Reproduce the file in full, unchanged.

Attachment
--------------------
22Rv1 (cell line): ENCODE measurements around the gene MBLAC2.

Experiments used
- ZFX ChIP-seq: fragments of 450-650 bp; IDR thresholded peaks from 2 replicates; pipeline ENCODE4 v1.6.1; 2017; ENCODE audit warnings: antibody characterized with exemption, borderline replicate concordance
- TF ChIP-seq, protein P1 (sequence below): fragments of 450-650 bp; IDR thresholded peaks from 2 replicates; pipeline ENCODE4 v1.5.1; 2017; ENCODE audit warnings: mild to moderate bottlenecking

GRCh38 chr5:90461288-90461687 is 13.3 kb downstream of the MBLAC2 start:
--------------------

22Rv1 (cell line): ENCODE measurements around the gene MBLAC2.

Experiments used
- ZFX ChIP-seq: fragments of 450-650 bp; IDR thresholded peaks from 2 replicates; pipeline ENCODE4 v1.6.1; 2017; ENCODE audit warnings: antibody characterized with exemption, borderline replicate concordance
- TF ChIP-seq, protein P1 (sequence below): fragments of 450-650 bp; IDR thresholded peaks from 2 replicates; pipeline ENCODE4 v1.5.1; 2017; ENCODE audit warnings: mild to moderate bottlenecking

GRCh38 chr5:90461288-90461687 is 13.3 kb downstream of the MBLAC2 start: